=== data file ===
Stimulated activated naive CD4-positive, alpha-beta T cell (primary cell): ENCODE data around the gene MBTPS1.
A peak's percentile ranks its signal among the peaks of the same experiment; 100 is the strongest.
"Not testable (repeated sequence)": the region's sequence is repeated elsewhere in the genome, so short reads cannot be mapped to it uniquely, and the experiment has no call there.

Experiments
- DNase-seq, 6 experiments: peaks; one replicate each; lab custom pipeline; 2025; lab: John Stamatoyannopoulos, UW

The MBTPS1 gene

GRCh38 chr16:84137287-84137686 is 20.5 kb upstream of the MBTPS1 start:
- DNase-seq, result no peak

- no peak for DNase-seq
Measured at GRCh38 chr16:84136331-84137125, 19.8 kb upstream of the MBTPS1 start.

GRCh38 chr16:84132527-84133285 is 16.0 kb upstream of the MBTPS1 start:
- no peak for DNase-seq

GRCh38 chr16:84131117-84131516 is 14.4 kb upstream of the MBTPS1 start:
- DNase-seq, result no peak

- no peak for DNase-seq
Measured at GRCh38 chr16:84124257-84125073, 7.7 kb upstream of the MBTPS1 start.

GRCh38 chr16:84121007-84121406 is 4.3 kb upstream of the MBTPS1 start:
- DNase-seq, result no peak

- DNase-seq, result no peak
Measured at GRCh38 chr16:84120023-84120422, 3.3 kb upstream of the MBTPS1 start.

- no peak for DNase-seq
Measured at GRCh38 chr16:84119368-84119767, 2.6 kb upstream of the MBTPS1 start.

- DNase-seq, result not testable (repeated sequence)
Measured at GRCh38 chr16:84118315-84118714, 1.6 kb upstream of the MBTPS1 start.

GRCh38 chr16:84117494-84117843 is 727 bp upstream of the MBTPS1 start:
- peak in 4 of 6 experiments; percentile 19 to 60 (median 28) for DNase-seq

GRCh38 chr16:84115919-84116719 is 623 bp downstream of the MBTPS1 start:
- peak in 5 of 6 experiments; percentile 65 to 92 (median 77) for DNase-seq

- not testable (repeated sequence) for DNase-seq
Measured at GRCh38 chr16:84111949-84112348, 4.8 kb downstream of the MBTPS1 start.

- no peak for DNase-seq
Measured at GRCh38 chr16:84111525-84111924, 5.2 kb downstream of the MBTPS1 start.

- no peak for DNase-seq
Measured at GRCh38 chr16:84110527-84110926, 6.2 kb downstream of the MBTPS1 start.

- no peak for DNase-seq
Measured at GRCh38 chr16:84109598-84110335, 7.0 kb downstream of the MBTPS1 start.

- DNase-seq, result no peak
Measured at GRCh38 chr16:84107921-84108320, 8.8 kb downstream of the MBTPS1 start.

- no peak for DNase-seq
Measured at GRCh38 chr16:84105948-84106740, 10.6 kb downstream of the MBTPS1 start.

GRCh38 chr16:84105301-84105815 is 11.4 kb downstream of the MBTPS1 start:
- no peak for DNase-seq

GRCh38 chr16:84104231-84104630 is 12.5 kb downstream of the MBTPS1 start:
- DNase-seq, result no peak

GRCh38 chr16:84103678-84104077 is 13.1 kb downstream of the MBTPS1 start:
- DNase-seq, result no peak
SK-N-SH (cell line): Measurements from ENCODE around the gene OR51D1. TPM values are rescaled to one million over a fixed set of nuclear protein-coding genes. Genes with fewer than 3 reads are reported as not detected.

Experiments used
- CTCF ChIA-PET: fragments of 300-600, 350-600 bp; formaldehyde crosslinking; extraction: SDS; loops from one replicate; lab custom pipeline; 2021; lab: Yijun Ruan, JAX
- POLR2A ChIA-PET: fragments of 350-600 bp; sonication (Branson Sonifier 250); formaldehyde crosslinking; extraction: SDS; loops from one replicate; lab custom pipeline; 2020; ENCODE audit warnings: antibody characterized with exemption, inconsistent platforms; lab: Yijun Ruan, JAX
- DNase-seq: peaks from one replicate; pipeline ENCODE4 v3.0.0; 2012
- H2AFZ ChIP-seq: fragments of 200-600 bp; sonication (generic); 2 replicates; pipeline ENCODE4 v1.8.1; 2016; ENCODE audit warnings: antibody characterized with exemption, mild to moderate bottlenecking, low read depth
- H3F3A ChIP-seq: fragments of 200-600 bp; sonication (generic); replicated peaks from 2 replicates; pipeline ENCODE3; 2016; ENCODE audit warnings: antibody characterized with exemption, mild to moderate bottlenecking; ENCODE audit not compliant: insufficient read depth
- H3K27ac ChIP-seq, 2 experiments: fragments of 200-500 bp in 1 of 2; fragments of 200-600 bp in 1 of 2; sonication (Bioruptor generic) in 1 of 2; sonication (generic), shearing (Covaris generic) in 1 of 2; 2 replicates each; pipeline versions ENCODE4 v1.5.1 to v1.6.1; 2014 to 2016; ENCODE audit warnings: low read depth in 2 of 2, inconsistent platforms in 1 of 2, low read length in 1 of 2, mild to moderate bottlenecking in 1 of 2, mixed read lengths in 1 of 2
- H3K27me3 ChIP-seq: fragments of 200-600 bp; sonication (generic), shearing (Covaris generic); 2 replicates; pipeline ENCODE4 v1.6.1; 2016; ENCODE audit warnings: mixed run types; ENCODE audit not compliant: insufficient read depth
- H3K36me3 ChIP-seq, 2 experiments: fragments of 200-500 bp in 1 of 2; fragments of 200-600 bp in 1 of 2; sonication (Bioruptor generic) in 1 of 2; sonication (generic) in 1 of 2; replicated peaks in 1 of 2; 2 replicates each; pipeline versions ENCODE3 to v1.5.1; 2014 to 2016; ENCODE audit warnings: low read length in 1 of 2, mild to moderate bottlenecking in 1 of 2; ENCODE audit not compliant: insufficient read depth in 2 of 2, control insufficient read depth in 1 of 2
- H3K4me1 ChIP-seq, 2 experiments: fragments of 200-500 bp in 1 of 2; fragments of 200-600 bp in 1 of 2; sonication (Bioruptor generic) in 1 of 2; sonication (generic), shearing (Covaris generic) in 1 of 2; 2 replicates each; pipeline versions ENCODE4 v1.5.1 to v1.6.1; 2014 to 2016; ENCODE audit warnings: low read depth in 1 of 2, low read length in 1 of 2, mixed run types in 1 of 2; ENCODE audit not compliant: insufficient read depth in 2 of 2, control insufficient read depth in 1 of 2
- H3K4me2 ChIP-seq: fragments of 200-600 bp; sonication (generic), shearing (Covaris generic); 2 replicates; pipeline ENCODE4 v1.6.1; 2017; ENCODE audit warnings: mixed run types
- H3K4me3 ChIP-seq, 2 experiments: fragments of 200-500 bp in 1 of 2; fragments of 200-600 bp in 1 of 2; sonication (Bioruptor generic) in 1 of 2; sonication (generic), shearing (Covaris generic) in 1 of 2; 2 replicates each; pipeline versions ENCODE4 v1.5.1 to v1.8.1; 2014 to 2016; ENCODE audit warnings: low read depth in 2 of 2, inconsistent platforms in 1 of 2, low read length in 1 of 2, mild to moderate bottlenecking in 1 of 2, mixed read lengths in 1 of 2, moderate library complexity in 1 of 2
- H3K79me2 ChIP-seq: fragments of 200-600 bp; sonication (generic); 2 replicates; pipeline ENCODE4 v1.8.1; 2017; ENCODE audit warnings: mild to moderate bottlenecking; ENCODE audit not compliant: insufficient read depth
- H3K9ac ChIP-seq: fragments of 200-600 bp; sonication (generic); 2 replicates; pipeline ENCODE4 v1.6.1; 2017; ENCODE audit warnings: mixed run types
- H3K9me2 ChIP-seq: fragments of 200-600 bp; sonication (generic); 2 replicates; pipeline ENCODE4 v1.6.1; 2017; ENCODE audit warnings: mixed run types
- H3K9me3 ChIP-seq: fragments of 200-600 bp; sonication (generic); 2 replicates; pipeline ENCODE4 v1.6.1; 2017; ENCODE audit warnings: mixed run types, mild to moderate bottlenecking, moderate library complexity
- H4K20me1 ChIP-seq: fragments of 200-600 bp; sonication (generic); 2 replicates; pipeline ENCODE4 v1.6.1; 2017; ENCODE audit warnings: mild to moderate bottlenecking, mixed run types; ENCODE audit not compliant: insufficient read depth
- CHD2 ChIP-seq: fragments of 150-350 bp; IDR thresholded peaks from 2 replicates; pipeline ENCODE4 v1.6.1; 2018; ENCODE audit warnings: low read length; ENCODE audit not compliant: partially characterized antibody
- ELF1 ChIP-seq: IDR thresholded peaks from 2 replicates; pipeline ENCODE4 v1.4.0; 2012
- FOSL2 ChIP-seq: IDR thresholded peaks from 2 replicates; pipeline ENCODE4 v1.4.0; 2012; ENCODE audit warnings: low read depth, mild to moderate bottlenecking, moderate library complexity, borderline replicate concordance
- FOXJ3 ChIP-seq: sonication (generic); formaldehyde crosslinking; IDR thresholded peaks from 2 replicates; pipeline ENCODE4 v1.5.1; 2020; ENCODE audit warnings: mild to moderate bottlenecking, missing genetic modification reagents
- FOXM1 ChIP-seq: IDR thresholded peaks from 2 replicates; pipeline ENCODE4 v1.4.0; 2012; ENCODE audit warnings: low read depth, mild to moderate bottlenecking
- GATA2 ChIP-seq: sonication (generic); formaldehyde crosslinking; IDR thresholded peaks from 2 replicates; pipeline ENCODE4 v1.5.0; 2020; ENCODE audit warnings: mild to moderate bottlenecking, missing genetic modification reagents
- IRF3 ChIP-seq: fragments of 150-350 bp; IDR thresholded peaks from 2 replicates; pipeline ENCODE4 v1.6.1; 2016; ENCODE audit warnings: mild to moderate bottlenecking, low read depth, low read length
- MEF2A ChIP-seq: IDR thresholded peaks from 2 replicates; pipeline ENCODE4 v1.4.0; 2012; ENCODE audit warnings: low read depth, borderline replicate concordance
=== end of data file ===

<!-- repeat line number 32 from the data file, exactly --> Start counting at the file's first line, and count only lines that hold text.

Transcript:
Measured at GRCh38 chr16:84111525-84111924, 5.2 kb downstream of the MBTPS1 start.